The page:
Sunday, July 18, 2010

Newsletters, snoozeletters?

This week seems to be all about newsletters for my clients. Email marketing is great, but what if no one's reading it?

Businesses and organizations of all sizes need to make sure their resources are being expended to bring results. Sometimes we keep doing things because we always have and it's hard to remove a communications tactics once it's established. There is a fear that stopping could be detrimental. So what's a business to do?

First, do your homework. What is your newsletter readership? Who is reading it and what parts are they most interested in? Whether it's on-line or hard copy, finding out this information requires asking them and gathering data. Emailed newsletters make gathering some data a little easier because you can track click-through rates and readership. However, even if we know what people are/aren't reading, we still need to find out why readership isn't all that you're hoping for so ask them.

Surveys through Constant Contact and other providers can be used for free during a trial period, so even if you're not subscribing to that functionality of your E-newsletter, it's worth trying out over a test period. You can ask your readers about design, content quality, topics of interest, length of articles, use of photos, frequency, timeliness, etc and if they would prefer to receive info from you in a different way. Find out how many are using RSS Feeds, and Twitter for example.

Second, review your responses, analyze the trends, and consider what the options are. Basically there are two: do nothing, do something. In the do something category, you might consider changing the newsletter (design, content, frequency, format, functionality etc) or discontinuing the newsletter and replacing it with other tools.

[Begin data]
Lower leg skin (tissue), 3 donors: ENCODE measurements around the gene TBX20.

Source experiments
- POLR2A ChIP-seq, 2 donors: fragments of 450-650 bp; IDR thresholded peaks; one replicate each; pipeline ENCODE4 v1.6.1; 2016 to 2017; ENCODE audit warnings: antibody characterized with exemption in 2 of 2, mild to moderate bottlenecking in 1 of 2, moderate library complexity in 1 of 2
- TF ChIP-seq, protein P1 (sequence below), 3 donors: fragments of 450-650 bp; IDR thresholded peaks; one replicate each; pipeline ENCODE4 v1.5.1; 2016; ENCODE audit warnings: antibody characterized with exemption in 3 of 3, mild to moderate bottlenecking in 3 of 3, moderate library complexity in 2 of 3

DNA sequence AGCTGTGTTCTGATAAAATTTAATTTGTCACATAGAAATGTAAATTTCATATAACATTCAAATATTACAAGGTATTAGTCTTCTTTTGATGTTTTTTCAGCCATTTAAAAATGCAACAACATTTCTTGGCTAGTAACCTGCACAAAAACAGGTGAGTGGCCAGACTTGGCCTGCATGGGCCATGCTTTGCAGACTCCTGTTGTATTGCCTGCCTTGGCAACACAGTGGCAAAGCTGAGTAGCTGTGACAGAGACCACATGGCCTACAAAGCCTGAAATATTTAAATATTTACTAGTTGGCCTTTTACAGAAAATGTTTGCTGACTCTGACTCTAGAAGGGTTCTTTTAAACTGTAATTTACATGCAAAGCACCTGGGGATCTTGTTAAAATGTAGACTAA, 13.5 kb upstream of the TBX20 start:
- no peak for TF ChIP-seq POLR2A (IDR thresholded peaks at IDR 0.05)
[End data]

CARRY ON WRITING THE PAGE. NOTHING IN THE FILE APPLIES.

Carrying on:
Likely there is no consensus; that is, no one solution will meet all your readers' needs. Therefore a strategy for change is required. So, the third step is implementation. Come up with an organized approach to making changes or adding new products. Be sure to write down what results you're trying to achieve, how you will engage your audience, and when you know you're making progress.

If you've decided that your newsletter needs just a few adjustments, trying making them over the next couple of issues with just a portion of your readership (eg 900 subscribers, could be segmented into thirds), and follow-up on those new click-through rates to see if, for example, adding pictures, or changing headlines, or changing format, makes a difference to your readership levels. Research, learn, change and repeat.

If you decide that introducing some different tactics such as blogging and tweeting combinations, are required, start that in addition to continuing your newsletter. This approach gives time to develop your following on these social media platforms. You can use your newsletter to promote your new sites and communications tools.

As you prepare for changes: don't forget to consider if all content you need to share is open to the public, as that will help determine the best tools to use for each message type, or if your blog, for example, should be restricted to subscribers or if you need to adopt another strategy for more confidential or customized material to replace some newsletter content.

Time and time again, communications tools and tactics seem to get added and never taken away. If your organization is making significant changes, it is possible to completely revamp your communications and make significant changes. However in many cases, communications is an evolution, and establishing news tools and measuring effectiveness is important before removing any existing products.

The goal is not to produce a newsletter; it's to achieve your organization's goals through effective communications. There are ways to add new tools efficiently. For example, social media updates can be automated for posting across multiple platforms such as Twitter, Face book and LinkedIn.

The key to improving communication is to get started. Any new communications strategy takes time. Start with good research, develop your strategy, implement, and track for results. Oh, and have fun while doing it!